Dawes defended the decision to clear ITV of breaching broadcasting regulations, while saying that it was a “finely balanced” decision: “We were critical of Piers Morgan, and some of the things he said were deemed to be harmful as well as offensive, but, at the same time, he had a robust challenge from some of his co-presenters and that didn’t happen by accident.
‘We always have freedom of expression at the heart of what we do’
“ITV designed the programme that way so that challenge was there. The decision was about whether ITV was in breach of broadcasting codes: no. But we were pretty critical of Piers’s comments.
“More generally, we do always have freedom of expression at the heart of what we do. Sometimes, people aren’t going to like our decisions but it is important that a broadcaster is entitled to transmit a range of views and opinions. It’s all about how that’s done, context and how the programme is put together.”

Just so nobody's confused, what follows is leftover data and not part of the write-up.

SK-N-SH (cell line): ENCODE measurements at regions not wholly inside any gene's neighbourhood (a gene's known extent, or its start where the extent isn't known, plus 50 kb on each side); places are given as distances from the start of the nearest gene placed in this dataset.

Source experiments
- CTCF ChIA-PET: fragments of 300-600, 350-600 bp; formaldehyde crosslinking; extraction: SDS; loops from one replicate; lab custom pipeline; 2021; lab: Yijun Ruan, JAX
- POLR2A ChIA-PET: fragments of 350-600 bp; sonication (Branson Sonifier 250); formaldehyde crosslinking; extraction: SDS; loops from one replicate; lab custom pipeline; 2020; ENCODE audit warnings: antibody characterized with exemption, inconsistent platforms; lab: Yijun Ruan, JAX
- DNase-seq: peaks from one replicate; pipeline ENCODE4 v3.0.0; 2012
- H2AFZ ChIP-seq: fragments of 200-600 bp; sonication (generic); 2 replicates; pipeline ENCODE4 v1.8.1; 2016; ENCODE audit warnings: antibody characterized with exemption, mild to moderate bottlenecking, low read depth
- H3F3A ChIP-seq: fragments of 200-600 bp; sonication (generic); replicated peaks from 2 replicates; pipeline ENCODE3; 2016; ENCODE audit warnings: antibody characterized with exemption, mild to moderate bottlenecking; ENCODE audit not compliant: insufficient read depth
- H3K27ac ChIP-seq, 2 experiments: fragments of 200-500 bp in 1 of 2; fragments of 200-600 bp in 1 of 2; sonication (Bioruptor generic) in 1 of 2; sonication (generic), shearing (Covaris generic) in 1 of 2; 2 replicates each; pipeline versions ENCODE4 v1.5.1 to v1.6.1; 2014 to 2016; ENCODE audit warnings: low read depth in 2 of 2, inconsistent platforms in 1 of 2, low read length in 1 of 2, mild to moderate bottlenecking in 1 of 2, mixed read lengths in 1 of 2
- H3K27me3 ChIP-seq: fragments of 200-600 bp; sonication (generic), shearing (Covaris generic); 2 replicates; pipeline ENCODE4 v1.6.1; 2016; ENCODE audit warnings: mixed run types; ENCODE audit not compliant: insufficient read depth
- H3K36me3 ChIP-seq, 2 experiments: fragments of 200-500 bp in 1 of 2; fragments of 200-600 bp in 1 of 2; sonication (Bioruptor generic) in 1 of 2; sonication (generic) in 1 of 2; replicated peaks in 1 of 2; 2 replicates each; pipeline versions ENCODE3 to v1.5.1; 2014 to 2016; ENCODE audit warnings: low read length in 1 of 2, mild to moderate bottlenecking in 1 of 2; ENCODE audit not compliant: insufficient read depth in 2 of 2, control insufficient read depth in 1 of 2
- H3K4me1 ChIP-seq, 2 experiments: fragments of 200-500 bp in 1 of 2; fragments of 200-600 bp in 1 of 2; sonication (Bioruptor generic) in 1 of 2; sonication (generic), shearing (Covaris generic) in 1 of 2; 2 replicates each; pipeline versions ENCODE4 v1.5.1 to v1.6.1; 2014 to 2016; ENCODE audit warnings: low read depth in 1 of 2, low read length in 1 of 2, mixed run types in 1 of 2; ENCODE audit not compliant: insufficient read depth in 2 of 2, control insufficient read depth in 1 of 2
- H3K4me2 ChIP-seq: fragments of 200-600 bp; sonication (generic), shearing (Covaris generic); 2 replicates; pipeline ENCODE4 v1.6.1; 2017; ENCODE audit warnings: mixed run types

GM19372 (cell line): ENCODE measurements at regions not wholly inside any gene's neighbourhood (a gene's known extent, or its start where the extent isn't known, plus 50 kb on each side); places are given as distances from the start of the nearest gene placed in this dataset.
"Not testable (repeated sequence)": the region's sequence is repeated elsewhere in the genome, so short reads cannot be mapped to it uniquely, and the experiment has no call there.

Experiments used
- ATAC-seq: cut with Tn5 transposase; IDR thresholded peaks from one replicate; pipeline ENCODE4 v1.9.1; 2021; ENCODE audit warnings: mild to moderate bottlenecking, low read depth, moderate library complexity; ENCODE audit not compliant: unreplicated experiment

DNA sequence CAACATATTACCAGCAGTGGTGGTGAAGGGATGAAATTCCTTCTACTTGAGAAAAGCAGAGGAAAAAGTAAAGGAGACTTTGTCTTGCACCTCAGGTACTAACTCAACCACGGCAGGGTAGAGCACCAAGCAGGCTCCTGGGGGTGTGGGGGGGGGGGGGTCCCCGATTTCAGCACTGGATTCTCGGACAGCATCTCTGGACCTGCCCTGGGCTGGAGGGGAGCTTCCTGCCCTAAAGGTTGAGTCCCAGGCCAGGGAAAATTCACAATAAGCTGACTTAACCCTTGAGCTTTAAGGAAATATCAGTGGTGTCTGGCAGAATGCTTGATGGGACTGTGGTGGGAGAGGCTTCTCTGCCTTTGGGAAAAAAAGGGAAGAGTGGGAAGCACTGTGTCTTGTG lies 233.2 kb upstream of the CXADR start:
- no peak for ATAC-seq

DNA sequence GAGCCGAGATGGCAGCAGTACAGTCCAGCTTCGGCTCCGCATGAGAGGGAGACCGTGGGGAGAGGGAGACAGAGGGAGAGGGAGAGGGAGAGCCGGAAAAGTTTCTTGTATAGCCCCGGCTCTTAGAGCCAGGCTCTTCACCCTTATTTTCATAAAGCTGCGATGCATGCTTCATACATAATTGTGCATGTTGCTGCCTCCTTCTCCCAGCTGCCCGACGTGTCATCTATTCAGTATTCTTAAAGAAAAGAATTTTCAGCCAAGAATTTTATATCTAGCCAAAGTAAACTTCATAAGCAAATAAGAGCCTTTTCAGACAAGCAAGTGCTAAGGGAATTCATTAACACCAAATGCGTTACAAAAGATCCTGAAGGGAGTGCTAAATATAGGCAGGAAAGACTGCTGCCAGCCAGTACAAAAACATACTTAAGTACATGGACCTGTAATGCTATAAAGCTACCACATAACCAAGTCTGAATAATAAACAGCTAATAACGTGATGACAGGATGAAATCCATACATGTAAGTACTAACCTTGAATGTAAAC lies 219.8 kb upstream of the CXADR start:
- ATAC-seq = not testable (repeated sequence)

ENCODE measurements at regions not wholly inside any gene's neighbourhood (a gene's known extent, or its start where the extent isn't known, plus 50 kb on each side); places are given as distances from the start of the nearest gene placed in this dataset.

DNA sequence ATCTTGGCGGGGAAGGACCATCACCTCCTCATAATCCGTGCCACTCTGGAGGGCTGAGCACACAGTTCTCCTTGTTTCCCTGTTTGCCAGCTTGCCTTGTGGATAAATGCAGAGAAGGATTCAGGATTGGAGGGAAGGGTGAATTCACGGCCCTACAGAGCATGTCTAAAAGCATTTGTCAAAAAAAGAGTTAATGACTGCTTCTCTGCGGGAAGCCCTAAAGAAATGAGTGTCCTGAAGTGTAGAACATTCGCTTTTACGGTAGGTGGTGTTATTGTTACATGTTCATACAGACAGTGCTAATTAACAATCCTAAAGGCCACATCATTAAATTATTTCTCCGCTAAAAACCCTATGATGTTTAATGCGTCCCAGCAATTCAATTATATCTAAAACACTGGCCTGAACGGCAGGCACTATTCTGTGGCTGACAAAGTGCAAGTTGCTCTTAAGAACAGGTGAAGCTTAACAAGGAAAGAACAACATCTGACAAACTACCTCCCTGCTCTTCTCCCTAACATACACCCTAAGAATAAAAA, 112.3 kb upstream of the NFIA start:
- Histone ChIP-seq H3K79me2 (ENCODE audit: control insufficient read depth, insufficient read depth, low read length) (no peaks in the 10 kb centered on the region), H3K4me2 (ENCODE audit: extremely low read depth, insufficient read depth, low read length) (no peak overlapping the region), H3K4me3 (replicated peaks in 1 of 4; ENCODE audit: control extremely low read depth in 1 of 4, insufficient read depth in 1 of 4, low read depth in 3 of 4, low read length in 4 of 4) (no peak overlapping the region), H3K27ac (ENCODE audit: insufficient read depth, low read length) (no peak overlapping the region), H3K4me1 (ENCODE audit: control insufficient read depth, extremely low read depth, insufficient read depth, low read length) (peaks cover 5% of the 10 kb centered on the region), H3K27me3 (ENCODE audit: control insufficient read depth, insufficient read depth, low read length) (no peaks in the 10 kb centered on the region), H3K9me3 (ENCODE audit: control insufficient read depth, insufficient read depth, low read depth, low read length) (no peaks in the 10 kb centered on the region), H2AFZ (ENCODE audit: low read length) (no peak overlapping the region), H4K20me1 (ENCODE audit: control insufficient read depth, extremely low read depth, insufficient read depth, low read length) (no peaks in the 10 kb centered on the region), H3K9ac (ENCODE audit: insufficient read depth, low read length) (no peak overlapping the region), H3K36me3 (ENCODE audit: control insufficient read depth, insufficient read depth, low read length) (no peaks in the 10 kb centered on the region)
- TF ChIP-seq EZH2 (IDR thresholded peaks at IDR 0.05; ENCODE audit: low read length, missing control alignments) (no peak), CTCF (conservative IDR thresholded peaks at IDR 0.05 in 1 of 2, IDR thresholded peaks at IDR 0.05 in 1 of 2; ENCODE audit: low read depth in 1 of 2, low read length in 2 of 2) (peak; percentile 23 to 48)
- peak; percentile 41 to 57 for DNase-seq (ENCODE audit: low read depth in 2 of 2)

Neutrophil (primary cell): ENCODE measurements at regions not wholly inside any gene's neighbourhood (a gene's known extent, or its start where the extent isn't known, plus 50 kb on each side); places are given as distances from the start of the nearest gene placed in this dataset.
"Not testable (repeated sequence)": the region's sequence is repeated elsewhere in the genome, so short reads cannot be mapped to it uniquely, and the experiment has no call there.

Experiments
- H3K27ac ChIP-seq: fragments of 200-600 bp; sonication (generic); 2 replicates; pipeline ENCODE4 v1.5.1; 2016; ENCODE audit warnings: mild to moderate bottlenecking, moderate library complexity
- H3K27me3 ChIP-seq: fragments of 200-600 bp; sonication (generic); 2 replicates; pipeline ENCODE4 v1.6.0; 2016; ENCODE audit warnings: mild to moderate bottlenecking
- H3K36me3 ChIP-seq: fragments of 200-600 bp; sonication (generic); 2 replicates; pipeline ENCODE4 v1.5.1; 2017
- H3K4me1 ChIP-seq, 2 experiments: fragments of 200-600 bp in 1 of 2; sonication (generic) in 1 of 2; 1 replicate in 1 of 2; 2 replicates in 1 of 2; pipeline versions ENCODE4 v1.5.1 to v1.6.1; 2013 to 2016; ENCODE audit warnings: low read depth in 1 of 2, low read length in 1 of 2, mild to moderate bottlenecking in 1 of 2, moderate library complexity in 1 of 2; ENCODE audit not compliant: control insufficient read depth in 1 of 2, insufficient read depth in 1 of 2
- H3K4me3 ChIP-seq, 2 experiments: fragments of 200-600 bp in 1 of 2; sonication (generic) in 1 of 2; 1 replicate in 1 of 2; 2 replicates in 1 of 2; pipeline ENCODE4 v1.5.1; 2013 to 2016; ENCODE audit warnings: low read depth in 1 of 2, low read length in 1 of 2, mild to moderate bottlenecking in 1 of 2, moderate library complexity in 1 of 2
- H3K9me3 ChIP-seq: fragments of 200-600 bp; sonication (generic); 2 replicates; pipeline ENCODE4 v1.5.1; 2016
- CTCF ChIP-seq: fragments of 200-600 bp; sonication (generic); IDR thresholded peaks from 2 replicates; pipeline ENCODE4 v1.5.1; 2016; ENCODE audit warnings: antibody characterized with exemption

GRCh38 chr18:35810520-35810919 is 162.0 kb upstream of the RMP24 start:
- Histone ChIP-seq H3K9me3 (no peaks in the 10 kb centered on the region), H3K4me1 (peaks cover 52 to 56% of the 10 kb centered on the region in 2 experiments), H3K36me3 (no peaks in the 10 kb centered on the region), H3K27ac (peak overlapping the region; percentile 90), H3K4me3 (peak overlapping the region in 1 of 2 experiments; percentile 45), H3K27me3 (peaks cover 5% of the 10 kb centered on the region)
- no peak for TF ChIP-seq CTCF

With most of her time in this role coinciding with the Covid crisis, Dawes reflected on the fresh appreciation for public service broadcasters felt by viewers across the UK. She said: “I wouldn’t have planned to arrive at Ofcom two weeks before lockdown, but you do get to see what this industry and sector is about. Our broadcasters had a great year – all-time highs in viewing figures in March and April, time and trust in news on UK TV on the rise. Viewers and listeners have really seen the value in PSBs.”
But she joined others at the Convention who had highlighted the shift from linear viewing habits to digital throughout that same period, and the challenges that posed for the industry as a whole: “No other country has the ecology of public service media content and organisations that the UK has. The institutions, their brands, the trust built in those institutions over many years, will carry us forward a long way, but we have to be alive to the fact that younger viewers aren’t as engaged in mainstream products. How do we cater to them?”